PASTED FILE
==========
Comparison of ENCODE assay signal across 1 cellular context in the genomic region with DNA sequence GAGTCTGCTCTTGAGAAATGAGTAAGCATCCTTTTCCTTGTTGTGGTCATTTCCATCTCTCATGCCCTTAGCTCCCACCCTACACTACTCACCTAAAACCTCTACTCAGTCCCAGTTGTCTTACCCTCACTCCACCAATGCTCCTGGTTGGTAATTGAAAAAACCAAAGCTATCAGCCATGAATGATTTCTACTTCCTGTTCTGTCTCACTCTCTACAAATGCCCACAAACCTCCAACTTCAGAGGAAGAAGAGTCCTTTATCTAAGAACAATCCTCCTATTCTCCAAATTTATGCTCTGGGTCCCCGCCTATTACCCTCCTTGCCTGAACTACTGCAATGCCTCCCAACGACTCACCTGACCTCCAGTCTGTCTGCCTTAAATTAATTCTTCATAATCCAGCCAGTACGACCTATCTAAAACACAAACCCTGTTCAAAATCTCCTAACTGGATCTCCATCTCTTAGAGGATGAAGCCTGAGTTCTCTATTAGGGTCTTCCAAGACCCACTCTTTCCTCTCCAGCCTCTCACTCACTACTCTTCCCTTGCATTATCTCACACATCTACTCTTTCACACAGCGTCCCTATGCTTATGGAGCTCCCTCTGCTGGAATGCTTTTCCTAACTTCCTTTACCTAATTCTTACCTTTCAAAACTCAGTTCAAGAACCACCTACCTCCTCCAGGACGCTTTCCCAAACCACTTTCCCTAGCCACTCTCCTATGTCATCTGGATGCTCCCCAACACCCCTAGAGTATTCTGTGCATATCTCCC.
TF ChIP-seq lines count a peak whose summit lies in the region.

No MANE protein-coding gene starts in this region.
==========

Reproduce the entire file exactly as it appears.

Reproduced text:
Comparison of ENCODE assay signal across 1 cellular context in the genomic region with DNA sequence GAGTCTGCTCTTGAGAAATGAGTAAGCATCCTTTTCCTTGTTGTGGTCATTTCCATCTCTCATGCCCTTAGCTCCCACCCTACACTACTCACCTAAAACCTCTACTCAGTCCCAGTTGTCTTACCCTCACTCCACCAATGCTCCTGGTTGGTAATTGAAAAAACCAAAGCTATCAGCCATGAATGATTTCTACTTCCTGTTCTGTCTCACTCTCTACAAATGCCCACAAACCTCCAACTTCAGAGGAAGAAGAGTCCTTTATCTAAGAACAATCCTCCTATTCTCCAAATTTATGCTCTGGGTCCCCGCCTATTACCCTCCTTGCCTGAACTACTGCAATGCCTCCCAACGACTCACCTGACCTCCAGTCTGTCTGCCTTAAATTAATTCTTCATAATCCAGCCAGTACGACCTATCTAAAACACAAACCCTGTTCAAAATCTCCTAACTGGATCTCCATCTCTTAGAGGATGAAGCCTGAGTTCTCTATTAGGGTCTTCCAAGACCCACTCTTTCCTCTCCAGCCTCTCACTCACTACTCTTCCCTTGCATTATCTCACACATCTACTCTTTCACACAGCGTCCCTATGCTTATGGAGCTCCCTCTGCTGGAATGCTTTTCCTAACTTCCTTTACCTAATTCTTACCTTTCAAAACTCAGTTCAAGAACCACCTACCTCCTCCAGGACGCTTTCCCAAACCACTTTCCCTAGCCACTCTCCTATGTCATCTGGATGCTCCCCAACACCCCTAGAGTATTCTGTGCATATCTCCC.
TF ChIP-seq lines count a peak whose summit lies in the region.

No MANE protein-coding gene starts in this region.